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Thursday, May 15, 2008

New Civil War and Old Conflicts in Lebanon


Fighting has largely ended between predominantly Sunni supporters of the government and the Shiite opposition group Hezbollah. Last week, the Iranian and Syrian-backed Hezbollah turned against its own people to wrest more political power from the western oriented government. During their violent occupations and armed clashes, the Hezbollah militia brought much of Lebanon's capital, Beirut, and surrounding areas under its control. Its forces controlled most of western Beirut and blockaded the city's port and airport. At least 80 people have been killed and over 200 have been wounded in the recent fighting, which is the country's worst civil crisis since the end of the 1975-1990 civil war. After six days of clashes between Hezbollah fighters and pro-government gunmen, the previously neutral Lebanese army stepped up patrols to restore order.

The strife erupted after the government, under the US-backed Prime Minister Fouad Siniora, sacked the pro-Shiite head of security at Beirut airport and announced it was taking action against Hezbollah’s private telephone network on May 8. The government declared Hezbollah’s military communications network as a threat to Lebanon’s sovereignty. Hezbollah’s leader, Sheik Hassan Nasrallah, labelled the government’s decisions a “declaration of war”, as the phone network was an essential part of Hezbollah’s weapon campaign. The actions of Lebanon's Shiite militant Hezbollah movement against the Lebanese government tend to be understood as a confirmation of who has the power in the state. The government's decision to withdraw the measures against Hezbollah marks a significant short-term victory for the Shiites.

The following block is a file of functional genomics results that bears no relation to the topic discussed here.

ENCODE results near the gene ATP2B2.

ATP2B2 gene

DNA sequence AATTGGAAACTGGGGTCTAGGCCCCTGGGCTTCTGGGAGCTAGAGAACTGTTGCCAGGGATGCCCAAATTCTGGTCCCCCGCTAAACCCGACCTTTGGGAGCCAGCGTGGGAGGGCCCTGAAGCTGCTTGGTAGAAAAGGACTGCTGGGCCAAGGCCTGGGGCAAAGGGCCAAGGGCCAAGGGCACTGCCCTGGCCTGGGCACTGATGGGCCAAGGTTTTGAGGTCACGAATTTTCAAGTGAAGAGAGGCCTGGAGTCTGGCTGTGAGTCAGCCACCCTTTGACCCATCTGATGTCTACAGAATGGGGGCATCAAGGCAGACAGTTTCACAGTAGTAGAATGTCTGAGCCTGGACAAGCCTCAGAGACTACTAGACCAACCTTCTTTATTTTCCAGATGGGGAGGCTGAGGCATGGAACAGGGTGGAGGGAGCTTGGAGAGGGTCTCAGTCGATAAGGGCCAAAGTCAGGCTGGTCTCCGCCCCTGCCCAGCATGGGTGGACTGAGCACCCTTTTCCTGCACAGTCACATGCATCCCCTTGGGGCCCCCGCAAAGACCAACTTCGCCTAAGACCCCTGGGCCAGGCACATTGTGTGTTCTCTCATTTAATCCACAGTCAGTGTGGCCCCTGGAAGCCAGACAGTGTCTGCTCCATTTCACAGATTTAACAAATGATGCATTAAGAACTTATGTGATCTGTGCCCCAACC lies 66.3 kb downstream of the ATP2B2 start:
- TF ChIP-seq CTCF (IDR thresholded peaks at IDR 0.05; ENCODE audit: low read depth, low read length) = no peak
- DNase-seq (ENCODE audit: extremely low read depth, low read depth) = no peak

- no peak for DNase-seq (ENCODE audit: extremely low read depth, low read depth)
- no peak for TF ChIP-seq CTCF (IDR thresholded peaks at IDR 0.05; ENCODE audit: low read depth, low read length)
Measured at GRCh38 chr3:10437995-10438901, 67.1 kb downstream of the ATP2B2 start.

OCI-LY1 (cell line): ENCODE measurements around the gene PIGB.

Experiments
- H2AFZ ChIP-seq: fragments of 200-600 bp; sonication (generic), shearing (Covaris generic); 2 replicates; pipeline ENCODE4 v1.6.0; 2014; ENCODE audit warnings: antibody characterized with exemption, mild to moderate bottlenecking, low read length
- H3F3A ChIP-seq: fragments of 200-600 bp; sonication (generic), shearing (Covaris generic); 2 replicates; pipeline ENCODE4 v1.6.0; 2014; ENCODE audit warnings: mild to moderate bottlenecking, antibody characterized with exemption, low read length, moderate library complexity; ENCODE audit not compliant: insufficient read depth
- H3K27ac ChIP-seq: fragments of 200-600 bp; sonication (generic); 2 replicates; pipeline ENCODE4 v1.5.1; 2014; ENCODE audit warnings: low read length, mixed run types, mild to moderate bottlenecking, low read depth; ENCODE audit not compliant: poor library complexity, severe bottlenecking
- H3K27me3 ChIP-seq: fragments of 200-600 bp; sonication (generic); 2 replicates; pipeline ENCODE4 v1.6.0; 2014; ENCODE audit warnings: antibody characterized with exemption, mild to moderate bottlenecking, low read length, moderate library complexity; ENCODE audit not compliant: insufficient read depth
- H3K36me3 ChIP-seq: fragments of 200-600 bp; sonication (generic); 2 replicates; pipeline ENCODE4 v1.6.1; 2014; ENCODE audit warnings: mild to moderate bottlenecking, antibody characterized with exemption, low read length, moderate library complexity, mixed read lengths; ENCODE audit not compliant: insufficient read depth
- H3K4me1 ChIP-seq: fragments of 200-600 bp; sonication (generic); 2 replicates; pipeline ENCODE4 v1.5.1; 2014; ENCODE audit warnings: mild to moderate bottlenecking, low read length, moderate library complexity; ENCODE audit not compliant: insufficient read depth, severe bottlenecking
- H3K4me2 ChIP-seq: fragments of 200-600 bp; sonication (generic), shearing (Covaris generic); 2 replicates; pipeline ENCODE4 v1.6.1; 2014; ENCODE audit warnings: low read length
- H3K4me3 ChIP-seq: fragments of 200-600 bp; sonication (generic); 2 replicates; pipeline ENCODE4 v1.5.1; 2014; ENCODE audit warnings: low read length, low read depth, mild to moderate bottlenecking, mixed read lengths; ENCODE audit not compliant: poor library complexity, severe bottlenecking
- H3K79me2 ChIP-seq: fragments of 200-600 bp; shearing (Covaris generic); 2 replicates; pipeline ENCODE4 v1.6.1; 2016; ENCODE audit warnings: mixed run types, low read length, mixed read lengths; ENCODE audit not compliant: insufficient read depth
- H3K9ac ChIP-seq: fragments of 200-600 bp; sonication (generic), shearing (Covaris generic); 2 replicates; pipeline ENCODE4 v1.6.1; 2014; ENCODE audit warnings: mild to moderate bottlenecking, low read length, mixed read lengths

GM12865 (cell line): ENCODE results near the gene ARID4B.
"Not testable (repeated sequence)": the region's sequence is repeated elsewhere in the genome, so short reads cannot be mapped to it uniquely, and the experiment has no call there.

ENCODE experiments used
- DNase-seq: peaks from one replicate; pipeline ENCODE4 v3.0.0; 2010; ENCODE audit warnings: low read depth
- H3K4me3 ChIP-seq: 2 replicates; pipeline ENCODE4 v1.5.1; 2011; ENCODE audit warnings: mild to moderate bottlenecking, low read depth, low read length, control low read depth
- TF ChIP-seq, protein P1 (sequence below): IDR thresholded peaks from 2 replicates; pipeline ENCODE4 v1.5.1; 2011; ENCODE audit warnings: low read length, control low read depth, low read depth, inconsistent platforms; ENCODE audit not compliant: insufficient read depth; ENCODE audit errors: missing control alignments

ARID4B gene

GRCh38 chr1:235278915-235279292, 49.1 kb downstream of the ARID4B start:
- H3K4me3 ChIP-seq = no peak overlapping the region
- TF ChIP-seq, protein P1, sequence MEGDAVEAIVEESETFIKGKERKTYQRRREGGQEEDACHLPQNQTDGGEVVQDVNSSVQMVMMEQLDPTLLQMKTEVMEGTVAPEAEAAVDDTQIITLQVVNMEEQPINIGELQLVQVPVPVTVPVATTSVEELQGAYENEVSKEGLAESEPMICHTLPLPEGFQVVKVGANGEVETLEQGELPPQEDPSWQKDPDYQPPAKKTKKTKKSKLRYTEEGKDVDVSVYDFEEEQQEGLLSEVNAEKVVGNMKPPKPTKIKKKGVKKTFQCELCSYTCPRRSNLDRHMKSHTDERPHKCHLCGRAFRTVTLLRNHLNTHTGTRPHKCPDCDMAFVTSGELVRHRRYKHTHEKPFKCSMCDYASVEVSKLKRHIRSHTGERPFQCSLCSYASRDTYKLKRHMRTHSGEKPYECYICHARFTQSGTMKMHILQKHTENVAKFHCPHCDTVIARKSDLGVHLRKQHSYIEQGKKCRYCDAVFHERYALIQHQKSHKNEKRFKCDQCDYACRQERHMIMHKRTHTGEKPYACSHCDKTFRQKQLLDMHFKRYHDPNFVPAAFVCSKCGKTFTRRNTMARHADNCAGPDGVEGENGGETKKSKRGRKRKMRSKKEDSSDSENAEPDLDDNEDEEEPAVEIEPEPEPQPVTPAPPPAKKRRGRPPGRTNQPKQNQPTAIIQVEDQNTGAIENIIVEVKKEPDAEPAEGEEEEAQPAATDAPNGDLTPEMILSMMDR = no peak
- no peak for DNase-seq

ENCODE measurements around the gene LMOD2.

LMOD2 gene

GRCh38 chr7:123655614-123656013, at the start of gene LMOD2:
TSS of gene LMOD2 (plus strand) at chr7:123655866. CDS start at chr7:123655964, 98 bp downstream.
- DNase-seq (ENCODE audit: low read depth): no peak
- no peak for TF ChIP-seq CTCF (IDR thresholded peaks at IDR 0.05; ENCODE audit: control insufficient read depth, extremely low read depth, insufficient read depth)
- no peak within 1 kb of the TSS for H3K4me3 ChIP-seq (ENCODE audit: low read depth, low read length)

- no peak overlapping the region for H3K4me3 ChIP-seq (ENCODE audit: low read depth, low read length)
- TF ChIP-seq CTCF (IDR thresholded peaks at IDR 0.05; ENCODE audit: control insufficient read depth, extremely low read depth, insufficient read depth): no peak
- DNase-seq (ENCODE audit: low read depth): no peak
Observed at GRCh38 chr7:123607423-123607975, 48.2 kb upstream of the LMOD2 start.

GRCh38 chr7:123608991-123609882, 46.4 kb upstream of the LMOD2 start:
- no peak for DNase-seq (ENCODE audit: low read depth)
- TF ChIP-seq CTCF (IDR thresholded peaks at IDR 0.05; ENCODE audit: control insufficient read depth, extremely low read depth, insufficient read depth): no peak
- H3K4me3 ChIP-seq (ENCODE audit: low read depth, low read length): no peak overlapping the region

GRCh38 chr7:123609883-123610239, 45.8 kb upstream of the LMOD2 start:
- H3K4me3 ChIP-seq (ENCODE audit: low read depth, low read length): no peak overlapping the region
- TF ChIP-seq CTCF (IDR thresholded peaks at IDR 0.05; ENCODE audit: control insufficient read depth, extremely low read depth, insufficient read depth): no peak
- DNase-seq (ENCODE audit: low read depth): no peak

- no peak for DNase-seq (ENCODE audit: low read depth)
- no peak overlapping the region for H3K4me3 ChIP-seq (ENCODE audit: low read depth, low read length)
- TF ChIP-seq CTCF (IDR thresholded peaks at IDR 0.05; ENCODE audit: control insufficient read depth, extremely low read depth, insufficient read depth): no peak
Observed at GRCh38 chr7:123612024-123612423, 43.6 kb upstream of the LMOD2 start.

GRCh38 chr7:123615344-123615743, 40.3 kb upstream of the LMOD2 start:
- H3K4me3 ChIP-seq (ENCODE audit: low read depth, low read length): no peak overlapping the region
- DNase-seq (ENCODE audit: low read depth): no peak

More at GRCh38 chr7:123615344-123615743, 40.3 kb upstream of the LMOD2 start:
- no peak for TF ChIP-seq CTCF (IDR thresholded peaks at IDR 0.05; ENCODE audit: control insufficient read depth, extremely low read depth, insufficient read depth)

What are the reasons for the crisis? Over the past three years, there have been continuous political problems between the government and Hezbollah. The situation worsened after the assassination of Rafik Hariri in 2005, and the following Cedar Revolution that lasted until 1976 and ultimately ended the Syrian military occupation of Lebanon. Further assassinations of members of the parliament and public officials spilled over into violence in the streets of Beirut. The wider political divisions and ongoing unstable situation has forced the Lebanese Parliament to postpone a vote to pick a new president. Lebanon has been without a president since Emile Lahoud gave up the post last November. In Lebanon, there is an agreement that the president must be a Maronite Christian, the prime minister is a Sunni Muslim, and the speaker of the National Assembly is a Shiite Muslim. The Christian group makes up about 39% of the total population and are mainly Maronite Catholic and Greek Orthodox. The biggest religious group is Muslim, which accounts for almost 60% of the population (Shiite, Sunni, Druze).

1 comment:

steve said...

Hi Moritz,
interesting post! keep on working!